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Wednesday, October 26, 2011

Florida's consumer confidence steady in October

Fla.’s consumer confidence steady in October

GAINESVILLE, Fla. – Oct. 26, 2011 – Following a modest gain in September, consumer confidence among Floridians fell a point in October to 63. The lowest index possible is a 2; the highest is 150, and the latest reading is four points above a record low of 59 set in June 2008, according to the University of Florida.

While it’s not a strong reading, it compares favorably to a nationwide survey released yesterday that found a more significant drop.

“Consumer confidence (in Florida) continues to be in the doldrums,” says Chris McCarty, director of UF’s Survey Research Center in the Bureau of Economic and Business Research. That confidence level could remain stuck for some time because “there have been no consistent economic developments over the past couple of months to push confidence lower or raise it from its historically low levels.”

While four of the five indicators used in the survey showed improvement in September, only two rose in October. The overall view that personal finances are better now than they were a year ago rose five points to 54. Expectations that the economy will improve a year from now also increased, rising two points to 55.

Meanwhile, perceptions that personal finances will improve a year from now dropped two points to 72. Respondents also were gloomier about the long-run prospects for the economy; expectations that it will strengthen over the coming five years dropped one point to 67. Finally, the component measuring whether now is good for buying big-ticket items, such as automobiles, laptops, and dishwashers sank four points to 70.

The report found that consumer confidence remains shaky despite reports of slight economic improvement in some sectors. Florida’s unemployment rate, for instance, dropped one-tenth of 1 percent to 10.6 percent, after remaining fixed at 10.7 percent for three months – but it’s still far better than the record high 12.5 percent in March 2010.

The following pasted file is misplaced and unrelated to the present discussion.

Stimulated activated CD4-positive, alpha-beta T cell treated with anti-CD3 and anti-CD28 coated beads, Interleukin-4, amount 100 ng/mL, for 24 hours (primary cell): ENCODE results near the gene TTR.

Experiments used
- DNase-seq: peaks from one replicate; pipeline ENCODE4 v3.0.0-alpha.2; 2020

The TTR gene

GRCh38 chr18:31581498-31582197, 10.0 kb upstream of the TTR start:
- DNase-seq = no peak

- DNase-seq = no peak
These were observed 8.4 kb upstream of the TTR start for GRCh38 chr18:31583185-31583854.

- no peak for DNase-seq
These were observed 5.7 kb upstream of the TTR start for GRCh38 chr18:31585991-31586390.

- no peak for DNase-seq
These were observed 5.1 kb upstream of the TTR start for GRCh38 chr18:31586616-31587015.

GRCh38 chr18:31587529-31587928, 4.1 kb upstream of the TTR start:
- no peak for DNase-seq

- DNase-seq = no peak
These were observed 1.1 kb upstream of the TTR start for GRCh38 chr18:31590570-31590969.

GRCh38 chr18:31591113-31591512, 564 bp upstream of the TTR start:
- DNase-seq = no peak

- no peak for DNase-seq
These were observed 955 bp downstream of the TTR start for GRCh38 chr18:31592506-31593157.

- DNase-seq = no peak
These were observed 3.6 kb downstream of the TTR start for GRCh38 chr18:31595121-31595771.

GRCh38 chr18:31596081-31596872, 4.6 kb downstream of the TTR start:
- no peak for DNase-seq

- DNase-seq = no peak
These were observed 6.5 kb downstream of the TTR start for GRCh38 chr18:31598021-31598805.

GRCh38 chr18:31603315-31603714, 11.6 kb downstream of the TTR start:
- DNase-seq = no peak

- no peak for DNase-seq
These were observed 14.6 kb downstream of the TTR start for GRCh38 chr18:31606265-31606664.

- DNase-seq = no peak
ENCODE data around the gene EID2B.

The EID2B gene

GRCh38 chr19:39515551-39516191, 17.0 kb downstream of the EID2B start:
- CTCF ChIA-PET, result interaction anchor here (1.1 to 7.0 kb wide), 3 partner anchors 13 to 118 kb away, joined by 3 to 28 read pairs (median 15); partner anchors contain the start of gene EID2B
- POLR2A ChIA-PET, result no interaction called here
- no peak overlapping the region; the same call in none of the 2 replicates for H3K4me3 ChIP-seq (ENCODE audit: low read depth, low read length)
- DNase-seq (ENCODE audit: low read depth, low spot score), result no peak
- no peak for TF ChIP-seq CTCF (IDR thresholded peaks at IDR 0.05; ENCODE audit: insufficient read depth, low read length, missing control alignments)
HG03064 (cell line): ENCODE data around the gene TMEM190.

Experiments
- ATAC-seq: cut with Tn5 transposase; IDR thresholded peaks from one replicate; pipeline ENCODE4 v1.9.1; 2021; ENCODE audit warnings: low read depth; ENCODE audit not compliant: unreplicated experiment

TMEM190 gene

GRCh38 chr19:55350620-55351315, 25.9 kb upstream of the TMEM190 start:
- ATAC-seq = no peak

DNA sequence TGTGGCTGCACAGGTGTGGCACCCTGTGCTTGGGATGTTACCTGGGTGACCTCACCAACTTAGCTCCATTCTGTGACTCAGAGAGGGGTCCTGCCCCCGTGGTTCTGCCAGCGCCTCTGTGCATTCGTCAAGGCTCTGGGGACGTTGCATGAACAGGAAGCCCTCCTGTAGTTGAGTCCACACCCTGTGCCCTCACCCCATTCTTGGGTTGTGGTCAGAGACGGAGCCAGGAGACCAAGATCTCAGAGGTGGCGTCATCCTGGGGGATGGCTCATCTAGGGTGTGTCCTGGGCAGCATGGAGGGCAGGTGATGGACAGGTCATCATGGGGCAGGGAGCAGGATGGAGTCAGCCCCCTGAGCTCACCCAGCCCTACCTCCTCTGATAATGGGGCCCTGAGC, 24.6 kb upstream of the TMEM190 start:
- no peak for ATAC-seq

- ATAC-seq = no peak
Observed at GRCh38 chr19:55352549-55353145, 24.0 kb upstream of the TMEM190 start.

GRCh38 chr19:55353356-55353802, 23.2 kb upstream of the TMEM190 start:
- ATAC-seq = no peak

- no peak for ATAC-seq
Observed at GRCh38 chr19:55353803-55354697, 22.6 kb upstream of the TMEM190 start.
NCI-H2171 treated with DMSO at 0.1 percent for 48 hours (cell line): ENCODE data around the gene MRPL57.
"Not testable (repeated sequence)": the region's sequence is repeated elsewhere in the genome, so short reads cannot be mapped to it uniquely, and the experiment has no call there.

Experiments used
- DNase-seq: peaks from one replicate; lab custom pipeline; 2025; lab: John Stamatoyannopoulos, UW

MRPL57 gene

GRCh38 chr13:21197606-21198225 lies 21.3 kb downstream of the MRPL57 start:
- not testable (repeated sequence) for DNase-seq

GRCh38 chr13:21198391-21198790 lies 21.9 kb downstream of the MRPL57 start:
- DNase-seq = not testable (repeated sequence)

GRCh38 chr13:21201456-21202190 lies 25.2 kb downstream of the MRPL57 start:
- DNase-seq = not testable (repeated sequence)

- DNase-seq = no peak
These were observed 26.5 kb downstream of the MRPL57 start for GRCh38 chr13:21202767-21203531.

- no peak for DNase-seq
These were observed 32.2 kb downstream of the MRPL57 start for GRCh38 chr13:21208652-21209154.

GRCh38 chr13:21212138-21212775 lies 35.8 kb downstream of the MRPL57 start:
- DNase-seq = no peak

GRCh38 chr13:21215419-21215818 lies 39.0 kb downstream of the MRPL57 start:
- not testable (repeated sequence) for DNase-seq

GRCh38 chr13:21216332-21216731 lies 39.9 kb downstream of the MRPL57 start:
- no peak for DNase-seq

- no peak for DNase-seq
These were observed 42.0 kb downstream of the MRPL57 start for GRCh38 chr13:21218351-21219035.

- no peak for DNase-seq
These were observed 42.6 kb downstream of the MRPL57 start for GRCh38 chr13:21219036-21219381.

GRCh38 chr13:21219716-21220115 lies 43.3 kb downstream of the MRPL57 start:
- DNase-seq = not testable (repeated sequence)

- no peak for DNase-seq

“One thing to keep an eye on is the size of the labor force,” McCarty says. “Unemployment is the percent of (people) unemployed (who are) looking for work. When people stop looking, for a variety of reasons, they are not counted. Although Florida’s labor force increased by 14,000 from August to September, it is still down 26,000 from September of 2010.”

Housing prices in Florida also appear to be bottoming out but may be in for more tough times, McCarty says. “A large overhang of unprocessed foreclosures and a reduction in the maximum loan Fannie Mae and Freddie Mac will finance may put further pressure on housing prices.”

McCarty thinks that consumers may get more stressed when the national stage again turns to cost-cutting issues. “We must keep in mind that the Super Commission (in Congress) is required to come up with recommendations for budget cuts by Nov. 23 or automatic cuts will be triggered,” he says. “Regardless of the outcome, we can expect renewed media coverage similar to the debt ceiling discussion in August that many consumers found unnerving.”

On the positive side, Florida’s seniors continue to report declining personal finances but that could change when cost-of-living adjustments to Social Security payments begin in January.

© 2011 Florida Realtors®

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